Bovine TB: a new round of badger slaughter begins

Posted on the 28th August 2015

The government has today (28 August) announced the scale of a new round of badger killing as the central plank of its anti-bovine TB campaign. In West Somerset a maximum of 524 badgers can be killed over the coming months under government licence. The figure for West Gloucestershire is 679. In Dorset, which was not part of the sanctioned slaughter last year, as many as 835 can be destroyed.

The killing gangs are sanctioned to shoot free-running badgers at night, a plan condemned by the British Veterinary Association because of the prospect of inflicting devastating injuries and suffering. The government, in today’s announcement, also makes clear that it has pigs, goats and deer in its sights, as potential reservoirs of the disease, and therefore suitable targets for destruction. It is currently ‘calling for views’ on the merits of killing these animals as a further step to bovine TB control.

Says Animal Aid Director, Andrew Tyler:

‘Since 1975, more than 30,000 badgers have been killed in failed government attempts to control bovine TB, yet tests revealed that 80 per cent of the slaughtered animals were free of the disease. Equally disturbing is the failure to acknowledge the key role that intensive farming methods play in the TB crisis. Commercial cows are selectively bred for unnatural levels of milk production; they are fed an almost indigestible high protein diet; they are increasingly confined in units that allow them rare forays into the fresh air; and their calves are invariably taken from them at birth.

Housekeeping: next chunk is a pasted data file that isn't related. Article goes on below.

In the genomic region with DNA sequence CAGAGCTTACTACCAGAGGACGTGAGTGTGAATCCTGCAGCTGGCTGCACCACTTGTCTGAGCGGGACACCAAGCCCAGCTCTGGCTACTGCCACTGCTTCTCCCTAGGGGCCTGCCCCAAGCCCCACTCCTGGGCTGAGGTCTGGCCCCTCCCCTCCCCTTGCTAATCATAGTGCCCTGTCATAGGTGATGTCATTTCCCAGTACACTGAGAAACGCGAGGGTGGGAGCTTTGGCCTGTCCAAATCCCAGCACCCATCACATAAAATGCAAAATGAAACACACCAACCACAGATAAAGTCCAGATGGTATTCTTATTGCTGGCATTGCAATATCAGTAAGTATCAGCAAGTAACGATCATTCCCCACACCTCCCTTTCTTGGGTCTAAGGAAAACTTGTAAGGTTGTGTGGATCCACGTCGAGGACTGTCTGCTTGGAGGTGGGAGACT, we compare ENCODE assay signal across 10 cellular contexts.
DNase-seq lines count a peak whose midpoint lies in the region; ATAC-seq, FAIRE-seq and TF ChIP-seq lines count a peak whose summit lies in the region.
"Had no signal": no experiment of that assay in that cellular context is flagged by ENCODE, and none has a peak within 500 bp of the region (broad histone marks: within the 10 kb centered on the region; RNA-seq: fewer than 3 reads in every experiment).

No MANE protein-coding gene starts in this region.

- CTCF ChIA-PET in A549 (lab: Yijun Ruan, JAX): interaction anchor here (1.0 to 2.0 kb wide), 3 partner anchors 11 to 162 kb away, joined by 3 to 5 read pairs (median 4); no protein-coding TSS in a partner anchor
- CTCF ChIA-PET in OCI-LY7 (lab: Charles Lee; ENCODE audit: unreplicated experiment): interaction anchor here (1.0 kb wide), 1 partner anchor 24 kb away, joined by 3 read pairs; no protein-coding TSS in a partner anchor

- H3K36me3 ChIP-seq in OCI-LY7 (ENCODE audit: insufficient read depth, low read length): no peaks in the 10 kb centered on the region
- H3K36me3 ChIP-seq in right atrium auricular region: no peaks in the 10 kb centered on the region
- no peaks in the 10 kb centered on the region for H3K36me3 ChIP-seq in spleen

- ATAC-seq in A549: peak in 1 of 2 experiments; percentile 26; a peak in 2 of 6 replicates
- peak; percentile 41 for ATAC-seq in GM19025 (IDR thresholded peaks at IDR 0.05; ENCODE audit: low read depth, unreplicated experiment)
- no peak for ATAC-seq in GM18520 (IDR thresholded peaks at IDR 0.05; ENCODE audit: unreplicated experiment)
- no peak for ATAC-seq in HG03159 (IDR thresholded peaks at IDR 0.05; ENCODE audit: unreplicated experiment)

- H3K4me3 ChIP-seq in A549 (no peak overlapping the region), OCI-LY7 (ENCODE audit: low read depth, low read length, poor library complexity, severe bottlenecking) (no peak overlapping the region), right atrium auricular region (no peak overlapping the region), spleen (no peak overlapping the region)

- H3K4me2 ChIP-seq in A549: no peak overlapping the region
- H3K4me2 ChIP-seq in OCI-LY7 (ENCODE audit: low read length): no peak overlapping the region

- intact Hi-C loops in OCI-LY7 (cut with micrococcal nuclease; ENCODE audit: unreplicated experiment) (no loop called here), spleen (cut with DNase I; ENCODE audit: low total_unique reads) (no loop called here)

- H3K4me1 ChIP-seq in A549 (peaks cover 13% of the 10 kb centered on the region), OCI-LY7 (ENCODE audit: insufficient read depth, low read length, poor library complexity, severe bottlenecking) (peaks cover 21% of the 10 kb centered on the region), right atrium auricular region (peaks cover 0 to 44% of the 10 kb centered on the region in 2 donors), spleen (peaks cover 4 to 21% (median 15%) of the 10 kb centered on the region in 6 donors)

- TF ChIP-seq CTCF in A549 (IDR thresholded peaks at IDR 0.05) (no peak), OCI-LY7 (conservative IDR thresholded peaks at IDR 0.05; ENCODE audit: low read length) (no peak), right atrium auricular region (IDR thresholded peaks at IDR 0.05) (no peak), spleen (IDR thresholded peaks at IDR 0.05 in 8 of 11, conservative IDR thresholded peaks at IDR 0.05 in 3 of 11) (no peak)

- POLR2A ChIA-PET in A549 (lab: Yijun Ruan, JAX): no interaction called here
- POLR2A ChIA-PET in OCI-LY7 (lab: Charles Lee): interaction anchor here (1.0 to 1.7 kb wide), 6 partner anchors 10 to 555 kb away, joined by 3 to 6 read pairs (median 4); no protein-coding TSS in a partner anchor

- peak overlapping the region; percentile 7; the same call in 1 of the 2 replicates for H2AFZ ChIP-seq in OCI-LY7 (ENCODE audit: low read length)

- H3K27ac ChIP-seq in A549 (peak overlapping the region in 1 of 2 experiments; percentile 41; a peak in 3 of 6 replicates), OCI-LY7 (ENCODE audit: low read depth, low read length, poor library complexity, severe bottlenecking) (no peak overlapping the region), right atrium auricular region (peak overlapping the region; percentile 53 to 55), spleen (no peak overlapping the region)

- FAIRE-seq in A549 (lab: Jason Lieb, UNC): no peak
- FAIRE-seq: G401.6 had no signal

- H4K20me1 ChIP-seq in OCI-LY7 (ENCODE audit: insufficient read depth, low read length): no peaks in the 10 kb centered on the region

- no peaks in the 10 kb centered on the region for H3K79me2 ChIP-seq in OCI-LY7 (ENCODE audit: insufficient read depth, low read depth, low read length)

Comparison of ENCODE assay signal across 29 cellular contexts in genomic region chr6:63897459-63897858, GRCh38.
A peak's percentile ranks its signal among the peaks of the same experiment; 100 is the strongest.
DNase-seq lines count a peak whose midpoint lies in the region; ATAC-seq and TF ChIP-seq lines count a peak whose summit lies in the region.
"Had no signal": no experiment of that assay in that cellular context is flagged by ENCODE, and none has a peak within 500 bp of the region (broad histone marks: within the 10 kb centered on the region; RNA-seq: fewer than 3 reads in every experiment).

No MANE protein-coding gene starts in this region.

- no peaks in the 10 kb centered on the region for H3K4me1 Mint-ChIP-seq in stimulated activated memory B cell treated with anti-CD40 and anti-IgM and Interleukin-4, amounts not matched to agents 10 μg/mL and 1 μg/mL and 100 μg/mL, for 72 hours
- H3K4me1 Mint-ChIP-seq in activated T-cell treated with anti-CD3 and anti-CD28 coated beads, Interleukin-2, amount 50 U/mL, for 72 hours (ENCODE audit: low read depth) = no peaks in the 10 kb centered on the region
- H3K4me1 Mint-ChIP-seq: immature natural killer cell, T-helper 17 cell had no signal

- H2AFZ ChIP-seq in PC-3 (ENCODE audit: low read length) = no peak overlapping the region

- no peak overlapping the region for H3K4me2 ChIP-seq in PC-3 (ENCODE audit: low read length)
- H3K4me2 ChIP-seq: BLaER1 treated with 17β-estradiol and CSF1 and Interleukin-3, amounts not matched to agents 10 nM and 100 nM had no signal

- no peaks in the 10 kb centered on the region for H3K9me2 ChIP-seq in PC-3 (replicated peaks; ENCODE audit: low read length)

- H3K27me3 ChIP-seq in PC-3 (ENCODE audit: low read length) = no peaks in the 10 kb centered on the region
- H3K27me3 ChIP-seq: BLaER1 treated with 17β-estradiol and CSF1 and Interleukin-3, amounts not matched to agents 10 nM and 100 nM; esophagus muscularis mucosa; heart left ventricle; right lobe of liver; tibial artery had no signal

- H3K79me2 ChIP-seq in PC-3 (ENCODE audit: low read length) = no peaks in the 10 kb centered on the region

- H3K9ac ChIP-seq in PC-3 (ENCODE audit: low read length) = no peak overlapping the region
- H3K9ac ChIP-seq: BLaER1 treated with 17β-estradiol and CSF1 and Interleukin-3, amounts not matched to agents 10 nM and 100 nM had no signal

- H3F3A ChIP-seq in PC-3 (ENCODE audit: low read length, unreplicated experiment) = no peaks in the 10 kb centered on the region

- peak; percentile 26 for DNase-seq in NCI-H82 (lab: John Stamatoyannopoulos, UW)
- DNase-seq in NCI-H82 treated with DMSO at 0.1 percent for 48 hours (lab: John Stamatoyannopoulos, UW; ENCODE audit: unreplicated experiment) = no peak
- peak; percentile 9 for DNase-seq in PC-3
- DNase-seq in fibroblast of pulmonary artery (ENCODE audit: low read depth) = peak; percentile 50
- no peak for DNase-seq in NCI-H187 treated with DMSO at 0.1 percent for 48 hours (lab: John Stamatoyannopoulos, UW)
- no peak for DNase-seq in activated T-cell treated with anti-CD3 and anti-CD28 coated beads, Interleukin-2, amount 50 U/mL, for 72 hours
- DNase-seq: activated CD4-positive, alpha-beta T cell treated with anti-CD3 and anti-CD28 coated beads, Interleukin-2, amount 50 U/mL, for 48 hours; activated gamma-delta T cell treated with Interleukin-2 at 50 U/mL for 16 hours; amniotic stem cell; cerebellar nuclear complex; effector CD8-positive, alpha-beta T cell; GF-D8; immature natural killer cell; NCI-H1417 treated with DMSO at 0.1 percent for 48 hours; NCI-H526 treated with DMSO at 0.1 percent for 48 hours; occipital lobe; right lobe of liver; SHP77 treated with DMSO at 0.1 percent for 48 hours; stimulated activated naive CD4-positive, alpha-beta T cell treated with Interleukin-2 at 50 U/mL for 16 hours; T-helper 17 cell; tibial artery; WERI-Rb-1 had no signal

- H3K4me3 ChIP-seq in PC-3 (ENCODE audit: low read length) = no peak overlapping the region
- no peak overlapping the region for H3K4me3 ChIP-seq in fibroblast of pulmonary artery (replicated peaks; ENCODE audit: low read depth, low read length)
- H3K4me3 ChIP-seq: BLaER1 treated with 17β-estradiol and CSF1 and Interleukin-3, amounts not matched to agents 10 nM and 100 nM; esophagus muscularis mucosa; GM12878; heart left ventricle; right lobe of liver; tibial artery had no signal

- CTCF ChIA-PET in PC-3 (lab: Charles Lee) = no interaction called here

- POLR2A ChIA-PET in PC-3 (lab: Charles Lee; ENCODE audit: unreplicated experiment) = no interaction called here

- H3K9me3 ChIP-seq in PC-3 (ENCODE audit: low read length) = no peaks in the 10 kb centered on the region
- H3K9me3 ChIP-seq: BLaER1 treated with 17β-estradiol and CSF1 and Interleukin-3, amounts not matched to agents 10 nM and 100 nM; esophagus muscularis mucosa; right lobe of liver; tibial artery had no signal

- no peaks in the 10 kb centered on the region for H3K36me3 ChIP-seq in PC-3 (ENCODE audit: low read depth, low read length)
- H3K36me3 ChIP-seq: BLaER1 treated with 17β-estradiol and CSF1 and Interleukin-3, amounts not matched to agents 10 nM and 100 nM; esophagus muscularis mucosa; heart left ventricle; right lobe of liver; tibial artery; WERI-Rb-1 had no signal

‘These appalling strains lead not just to a high incidence of bovine TB, but also to a range of devastating conditions whose economic impact far outweigh that of TB itself. 90,000 cattle are culled annually due to mastitis, 31,000 due to lameness, and 125,000 as a result of reproductive failure.’

Effective measures to reduce or even eradicate bovine TB from farms first of all require the elimination of intensive farming methods. Research also shows that where hedges and ungrazed strips of land are left on a farm, incidence drops. Cattle with an adequate mineral intake are also less susceptible to the disease. Providing mineral licks or enriching the soil – depleted by intensive farming and fertiliser use – has resulted in many farms remaining bovine TB-free, despite those around them succumbing.

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